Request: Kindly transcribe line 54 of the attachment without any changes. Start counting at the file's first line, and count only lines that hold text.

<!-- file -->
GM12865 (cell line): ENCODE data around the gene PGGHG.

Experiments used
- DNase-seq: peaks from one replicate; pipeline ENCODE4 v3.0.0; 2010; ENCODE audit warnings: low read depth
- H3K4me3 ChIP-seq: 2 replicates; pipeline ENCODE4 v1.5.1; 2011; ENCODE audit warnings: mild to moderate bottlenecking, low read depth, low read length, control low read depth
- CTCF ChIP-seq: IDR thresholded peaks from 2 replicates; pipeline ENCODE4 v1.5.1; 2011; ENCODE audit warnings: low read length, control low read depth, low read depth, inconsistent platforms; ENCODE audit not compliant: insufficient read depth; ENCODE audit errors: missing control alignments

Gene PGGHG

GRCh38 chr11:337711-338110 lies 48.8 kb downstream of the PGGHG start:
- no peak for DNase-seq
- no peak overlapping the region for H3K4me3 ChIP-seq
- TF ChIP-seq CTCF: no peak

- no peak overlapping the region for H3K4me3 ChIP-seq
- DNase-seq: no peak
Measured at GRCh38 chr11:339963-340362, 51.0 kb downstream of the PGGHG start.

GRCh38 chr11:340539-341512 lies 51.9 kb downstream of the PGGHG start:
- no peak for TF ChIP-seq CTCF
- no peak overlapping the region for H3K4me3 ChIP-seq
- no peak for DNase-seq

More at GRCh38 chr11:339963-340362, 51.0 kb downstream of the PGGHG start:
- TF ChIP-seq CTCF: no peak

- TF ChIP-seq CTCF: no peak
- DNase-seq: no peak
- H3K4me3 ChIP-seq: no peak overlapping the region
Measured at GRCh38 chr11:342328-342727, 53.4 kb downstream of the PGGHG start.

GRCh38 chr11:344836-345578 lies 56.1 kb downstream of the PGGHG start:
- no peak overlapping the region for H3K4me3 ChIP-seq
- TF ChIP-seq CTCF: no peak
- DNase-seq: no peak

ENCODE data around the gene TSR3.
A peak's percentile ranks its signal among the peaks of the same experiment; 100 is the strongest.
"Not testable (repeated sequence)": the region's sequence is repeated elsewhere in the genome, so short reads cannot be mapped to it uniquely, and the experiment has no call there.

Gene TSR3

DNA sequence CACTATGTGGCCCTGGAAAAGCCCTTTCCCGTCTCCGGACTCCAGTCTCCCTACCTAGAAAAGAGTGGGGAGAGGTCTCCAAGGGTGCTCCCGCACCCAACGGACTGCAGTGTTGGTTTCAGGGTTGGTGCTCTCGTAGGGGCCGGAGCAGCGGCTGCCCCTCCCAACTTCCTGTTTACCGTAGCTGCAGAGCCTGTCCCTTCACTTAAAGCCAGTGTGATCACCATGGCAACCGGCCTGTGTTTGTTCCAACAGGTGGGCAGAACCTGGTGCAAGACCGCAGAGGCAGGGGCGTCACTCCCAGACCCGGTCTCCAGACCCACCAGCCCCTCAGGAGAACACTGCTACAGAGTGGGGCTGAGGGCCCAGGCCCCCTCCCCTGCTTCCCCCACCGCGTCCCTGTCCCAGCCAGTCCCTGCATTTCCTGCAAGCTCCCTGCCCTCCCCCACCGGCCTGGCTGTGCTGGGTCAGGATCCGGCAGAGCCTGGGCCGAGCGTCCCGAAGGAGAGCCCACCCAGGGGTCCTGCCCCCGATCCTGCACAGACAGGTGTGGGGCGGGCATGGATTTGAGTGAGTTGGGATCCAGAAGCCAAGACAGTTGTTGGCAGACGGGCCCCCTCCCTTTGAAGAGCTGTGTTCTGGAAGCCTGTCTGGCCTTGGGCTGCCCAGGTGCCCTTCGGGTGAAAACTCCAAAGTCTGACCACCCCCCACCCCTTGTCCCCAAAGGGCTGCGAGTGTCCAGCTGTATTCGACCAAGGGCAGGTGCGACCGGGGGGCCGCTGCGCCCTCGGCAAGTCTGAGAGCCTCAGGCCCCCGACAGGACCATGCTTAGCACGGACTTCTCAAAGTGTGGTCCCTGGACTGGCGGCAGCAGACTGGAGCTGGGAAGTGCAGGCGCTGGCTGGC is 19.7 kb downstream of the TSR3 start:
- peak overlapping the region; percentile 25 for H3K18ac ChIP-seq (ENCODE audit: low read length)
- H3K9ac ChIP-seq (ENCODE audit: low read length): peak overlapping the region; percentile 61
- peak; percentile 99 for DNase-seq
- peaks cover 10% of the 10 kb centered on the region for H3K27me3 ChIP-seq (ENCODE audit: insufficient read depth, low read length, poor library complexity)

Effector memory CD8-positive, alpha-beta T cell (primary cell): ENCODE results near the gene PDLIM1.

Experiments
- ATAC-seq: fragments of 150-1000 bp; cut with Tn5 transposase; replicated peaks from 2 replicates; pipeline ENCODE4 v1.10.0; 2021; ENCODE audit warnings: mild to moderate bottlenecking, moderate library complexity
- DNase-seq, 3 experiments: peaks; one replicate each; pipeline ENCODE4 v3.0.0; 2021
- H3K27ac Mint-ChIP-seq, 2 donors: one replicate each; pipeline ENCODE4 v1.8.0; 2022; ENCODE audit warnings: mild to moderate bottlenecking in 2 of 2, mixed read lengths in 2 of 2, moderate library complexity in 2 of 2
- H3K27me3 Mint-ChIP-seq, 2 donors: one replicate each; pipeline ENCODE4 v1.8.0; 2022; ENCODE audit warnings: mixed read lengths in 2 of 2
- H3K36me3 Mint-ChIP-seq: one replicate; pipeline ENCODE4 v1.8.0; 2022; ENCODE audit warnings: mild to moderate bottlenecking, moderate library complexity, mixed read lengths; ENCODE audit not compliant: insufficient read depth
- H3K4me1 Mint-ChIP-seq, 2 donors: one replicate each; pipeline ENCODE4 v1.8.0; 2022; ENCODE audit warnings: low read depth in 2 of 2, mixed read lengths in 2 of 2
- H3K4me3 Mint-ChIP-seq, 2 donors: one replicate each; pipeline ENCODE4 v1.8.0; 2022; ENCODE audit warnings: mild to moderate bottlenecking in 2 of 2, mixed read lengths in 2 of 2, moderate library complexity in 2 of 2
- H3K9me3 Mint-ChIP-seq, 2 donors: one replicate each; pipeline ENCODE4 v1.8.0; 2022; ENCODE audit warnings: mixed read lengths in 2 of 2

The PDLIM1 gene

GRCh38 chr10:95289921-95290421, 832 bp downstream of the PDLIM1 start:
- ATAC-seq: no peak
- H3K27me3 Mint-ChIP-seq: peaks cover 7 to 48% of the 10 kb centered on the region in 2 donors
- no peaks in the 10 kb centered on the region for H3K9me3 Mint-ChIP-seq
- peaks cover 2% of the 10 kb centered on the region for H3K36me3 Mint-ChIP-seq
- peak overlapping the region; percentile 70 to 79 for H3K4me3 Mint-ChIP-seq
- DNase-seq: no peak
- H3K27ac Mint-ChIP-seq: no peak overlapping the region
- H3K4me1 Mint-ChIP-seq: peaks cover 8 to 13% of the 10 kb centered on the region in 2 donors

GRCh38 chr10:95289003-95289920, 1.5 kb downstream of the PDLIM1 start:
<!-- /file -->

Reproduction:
- DNase-seq: no peak